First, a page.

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Patterns of participation in school-related activities and settings in children with spina bifida

Peny-Dahlstrand, M.; Krumlinde-Sundholm, L. and Gosman-Hedstrom, Gunilla LU (2013) In Disability and Rehabilitation 35(21). p.1821-1827
Abstract
Purpose: To evaluate how children with spina bifida (SB) participate in school-related activities and to explore if their motor and process skills in task performance were related to their level of active participation in school. Method: Fifty children from a geographical cohort of children with SB (aged 6-14 years) and their teachers rated the children's frequency of participation in school-related activities using a Swedish adaptation of the Availability and Participation Scale. The teachers also rated each child's level of active participation with the School Function Assessment, part one. Each child's motor and process skills were evaluated with the Assessment of Motor and Process Skills. The relation between levels of active... (More)
Purpose: To evaluate how children with spina bifida (SB) participate in school-related activities and to explore if their motor and process skills in task performance were related to their level of active participation in school. Method: Fifty children from a geographical cohort of children with SB (aged 6-14 years) and their teachers rated the children's frequency of participation in school-related activities using a Swedish adaptation of the Availability and Participation Scale. The teachers also rated each child's level of active participation with the School Function Assessment, part one. Each child's motor and process skills were evaluated with the Assessment of Motor and Process Skills. The relation between levels of active participation and motor and process skills was subjected to binary logistic regression analysis. Results: The children participated very frequently in school activities, but their level of active participation was restricted, particularly in the recess/playground setting. There was a highly significant relation between full active participation in most school settings and the children's motor and process skills. Conclusion: Children with SB need support to become more actively involved, particularly in unstructured peer activities. The school staff need to be informed that not only the motor skills but also the process skills have an impact on the children's active participation. (Less)
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author
organization
publishing date
type
Contribution to journal
publication status
published
subject
keywords
Lipo-myelomeningocele, motor skills, myelomeningocele, participation, process skill, school, spina bifida
in
Disability and Rehabilitation
volume
35
issue
21
pages
1821 - 1827
publisher
Taylor & Francis
external identifiers
  • wos:000324765600008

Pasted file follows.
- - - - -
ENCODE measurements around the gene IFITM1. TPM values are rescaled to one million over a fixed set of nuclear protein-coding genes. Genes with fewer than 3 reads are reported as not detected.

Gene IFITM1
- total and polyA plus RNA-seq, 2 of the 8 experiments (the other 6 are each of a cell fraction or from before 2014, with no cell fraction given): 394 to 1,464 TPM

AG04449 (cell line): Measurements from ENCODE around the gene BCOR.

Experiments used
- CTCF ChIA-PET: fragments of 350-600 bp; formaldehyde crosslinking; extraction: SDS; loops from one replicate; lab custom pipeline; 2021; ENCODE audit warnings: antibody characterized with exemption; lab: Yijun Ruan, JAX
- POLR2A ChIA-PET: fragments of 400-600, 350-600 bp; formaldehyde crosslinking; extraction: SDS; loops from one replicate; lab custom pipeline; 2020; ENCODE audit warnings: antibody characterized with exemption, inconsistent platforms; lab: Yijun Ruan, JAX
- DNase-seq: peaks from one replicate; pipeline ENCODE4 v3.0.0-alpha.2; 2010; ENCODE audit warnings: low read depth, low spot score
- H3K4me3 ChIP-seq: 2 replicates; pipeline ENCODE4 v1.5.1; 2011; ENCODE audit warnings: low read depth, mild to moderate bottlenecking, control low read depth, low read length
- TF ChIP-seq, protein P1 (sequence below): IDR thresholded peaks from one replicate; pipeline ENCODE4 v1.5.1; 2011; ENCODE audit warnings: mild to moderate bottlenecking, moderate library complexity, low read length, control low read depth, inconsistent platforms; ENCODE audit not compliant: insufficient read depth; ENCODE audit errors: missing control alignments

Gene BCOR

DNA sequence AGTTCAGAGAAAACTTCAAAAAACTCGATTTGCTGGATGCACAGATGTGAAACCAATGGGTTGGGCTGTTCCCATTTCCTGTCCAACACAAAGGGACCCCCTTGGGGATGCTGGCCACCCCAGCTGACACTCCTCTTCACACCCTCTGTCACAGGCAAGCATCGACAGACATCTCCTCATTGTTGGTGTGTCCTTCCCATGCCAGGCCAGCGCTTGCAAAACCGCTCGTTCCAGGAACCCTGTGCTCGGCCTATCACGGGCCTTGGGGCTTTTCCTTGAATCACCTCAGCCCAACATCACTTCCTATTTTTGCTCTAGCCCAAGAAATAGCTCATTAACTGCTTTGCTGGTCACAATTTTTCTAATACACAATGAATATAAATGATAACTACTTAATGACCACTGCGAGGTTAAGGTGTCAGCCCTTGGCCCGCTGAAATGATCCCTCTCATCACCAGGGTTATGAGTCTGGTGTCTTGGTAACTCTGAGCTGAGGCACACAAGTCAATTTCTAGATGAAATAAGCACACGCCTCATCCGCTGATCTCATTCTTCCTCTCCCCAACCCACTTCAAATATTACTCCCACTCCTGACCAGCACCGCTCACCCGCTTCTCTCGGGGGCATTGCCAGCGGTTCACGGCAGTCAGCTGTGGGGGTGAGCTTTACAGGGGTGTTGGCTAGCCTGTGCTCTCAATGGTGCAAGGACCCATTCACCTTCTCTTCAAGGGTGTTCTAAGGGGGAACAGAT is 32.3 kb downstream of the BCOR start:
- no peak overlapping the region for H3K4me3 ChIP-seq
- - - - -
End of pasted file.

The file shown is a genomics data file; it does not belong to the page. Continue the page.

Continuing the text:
• scopus:84884565803
ISSN
0963-8288
DOI
10.3109/09638288.2012.758319
language
English
LU publication?
yes
id
0215694b-63fc-41f4-ba33-cbedb971af1a (old id 4172702)
date added to LUP
2013-12-06 12:33:35
date last changed
2019-02-10 03:15:08
@article{0215694b-63fc-41f4-ba33-cbedb971af1a,
  abstract     = {Purpose: To evaluate how children with spina bifida (SB) participate in school-related activities and to explore if their motor and process skills in task performance were related to their level of active participation in school. Method: Fifty children from a geographical cohort of children with SB (aged 6-14 years) and their teachers rated the children's frequency of participation in school-related activities using a Swedish adaptation of the Availability and Participation Scale. The teachers also rated each child's level of active participation with the School Function Assessment, part one. Each child's motor and process skills were evaluated with the Assessment of Motor and Process Skills. The relation between levels of active participation and motor and process skills was subjected to binary logistic regression analysis. Results: The children participated very frequently in school activities, but their level of active participation was restricted, particularly in the recess/playground setting. There was a highly significant relation between full active participation in most school settings and the children's motor and process skills. Conclusion: Children with SB need support to become more actively involved, particularly in unstructured peer activities. The school staff need to be informed that not only the motor skills but also the process skills have an impact on the children's active participation.},
  author       = {Peny-Dahlstrand, M. and Krumlinde-Sundholm, L. and Gosman-Hedstrom, Gunilla},
  issn         = {0963-8288},
  keyword      = {Lipo-myelomeningocele,motor skills,myelomeningocele,participation,process skill,school,spina bifida},
  language     = {eng},
  number       = {21},
  pages        = {1821--1827},
  publisher    = {Taylor & Francis},
  series       = {Disability and Rehabilitation},
  title        = {Patterns of participation in school-related activities and settings in children with spina bifida},
  url          = {http://dx.doi.org/10.3109/09638288.2012.758319},
  volume       = {35},
  year         = {2013},
}